It is mentioned in China’s strategic 14th Five-Year Plan, unveiled in March at an annual rubber-stamp congress of the country’s top lawmakers.

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Talkshop readers will remember that as well as his work on modelling solar activity, Rick Salvador also built a planetary model to predict variation in Earth’s Length of Day (LOD). The model uses 13 frequencies derives from planetary and lunar motion to replicate changes in Earth’s spin rate.

Rick has retired from modelling now, so this is the final update on the model’s performance. The IERS LOD database was changed in early 2020, so the model performance update ends there. Over the last 4 years, Rick found that to keep it on track, he needed to add a -0.0006 second correction in June each year. The necessity for this is as yet unexplained and comments on possible reasons are encouraged.

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gas_boiler

Domestic gas central heating boiler

The battle to sell replacements for gas boilers, likely to be unavailable new in the relatively near future (2030?) in the UK, is on. As this microwave option appears we ask what, if anything, is wrong with existing electric boilers? Needless to say, anything electric can’t be more ‘low carbon’ than its electricity source, which is usually 40-60% gas in the UK. But using electricity for heating water instead of making hydrogen has some logic to it.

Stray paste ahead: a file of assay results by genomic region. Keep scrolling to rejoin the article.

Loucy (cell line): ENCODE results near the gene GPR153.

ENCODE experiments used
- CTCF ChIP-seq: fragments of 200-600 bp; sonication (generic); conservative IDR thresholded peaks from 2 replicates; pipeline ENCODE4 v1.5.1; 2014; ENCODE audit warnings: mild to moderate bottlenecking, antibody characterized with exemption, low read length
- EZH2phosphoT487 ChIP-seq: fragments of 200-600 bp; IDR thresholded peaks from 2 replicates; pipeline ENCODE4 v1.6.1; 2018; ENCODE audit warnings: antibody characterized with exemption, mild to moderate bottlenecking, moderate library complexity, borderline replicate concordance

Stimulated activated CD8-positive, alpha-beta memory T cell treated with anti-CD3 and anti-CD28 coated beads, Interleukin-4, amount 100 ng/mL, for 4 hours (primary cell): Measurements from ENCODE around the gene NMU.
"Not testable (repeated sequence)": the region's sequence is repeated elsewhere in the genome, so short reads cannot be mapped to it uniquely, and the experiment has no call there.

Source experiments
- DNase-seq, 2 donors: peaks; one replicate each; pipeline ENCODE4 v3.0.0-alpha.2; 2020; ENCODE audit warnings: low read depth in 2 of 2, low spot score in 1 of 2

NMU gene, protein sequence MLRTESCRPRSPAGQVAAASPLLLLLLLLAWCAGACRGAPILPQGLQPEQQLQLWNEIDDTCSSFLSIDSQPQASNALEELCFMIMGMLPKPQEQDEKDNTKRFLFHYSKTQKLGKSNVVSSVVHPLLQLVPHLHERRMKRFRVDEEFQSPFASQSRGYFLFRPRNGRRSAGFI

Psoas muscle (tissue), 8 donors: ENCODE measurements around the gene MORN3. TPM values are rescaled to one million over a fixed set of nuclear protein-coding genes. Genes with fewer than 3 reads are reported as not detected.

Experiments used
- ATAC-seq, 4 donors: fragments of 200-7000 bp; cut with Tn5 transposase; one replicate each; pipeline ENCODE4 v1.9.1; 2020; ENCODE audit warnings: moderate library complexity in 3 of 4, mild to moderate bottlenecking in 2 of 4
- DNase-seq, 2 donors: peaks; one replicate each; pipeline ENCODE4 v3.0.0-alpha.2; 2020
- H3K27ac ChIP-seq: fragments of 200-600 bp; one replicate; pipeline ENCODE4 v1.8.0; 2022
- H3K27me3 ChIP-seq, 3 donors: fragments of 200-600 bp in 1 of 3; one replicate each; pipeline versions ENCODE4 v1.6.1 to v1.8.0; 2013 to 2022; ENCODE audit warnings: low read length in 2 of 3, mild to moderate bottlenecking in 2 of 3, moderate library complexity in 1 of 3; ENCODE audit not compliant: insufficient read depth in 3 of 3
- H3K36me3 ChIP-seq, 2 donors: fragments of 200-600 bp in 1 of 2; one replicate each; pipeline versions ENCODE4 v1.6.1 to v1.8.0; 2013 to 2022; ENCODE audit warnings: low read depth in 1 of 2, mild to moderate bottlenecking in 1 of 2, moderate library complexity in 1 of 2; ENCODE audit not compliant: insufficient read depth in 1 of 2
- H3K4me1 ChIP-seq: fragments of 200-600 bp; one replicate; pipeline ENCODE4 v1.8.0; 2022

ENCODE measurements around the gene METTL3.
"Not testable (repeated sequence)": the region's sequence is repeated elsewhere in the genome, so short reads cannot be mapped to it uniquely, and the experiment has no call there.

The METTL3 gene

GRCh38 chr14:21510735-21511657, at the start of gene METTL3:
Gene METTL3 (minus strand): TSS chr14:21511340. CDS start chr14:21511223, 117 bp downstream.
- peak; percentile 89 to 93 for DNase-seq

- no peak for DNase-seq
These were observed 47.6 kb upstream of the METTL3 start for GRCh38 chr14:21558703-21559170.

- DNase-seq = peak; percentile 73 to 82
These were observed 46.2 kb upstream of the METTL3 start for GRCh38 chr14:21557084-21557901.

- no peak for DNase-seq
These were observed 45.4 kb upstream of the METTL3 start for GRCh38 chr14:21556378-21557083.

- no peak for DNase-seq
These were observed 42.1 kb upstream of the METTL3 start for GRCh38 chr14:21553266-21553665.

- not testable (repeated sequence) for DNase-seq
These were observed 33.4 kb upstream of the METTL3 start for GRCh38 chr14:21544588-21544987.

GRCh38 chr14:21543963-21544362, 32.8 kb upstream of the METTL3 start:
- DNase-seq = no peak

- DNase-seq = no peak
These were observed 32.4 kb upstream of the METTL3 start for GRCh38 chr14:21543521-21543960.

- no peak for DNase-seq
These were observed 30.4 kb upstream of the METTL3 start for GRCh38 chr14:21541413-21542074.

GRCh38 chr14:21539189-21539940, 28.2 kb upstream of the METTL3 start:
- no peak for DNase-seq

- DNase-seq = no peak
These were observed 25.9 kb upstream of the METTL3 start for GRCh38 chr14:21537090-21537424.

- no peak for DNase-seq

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A new heating technology has emerged from under the radar as a potential alternative to both heat pumps and gas boilers in the quest for low carbon heating, reports H&V News.

Heat Wayv, a UK energy technology company, has unveiled the world’s first microwave boiler intended as a zero-emissions replacement for gas boilers, with a view to the phase-out of natural gas in new-build homes from 2025.

The company originally developed the microwave technology as a portable cooking device for military use and has now applied it to the heating of water.

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emp_penguin

Emperor penguins, Antarctica [image credit: USAF / Wikipedia]

Too much alarm coming from climate models, again. This new research finds ‘some regions near Antarctica even cool under climate change’.
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The melting rate of the Antarctic ice sheet is mainly controlled by the increase of ocean temperatures surrounding Antarctica.

Using a new, higher-resolution climate model simulation, scientists from Utrecht University found a much slower ocean temperature increase compared to current simulations with a coarser resolution, reports Phys.org.

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Rinksglacier

Rinks Glacier, West Greenland [image credit: NSIDC]

Interesting, but as we’ve had a temperature rise of about 1.2ºC since 1880, according to one source at least, comparisons with much bigger historical increases in shorter timescales seem somewhat ambitious, to say the least.
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Throughout the last ice age, the climate changed repeatedly and rapidly during so-called Dansgaard-Oeschger events, where Greenland temperatures rose between 5 and 16 degrees Celsius in decades, says Phys.org.

When certain parts of the climate system changed, other parts of the climate system followed like a series of dominos toppling in succession.

This is the conclusion from an analysis of ice-core data by a group of researchers that included postdoc Emilie Capron and associate professor Sune Olander Rasmussen from the Section for the Physics of Ice, Climate and Earth at the Niels Bohr Institute, University of Copenhagen, in Denmark.

This discovery, just published in the journal Nature Communications, is concerning because the extent of sea ice in the Arctic played an important part in these dramatic climate shifts of the past.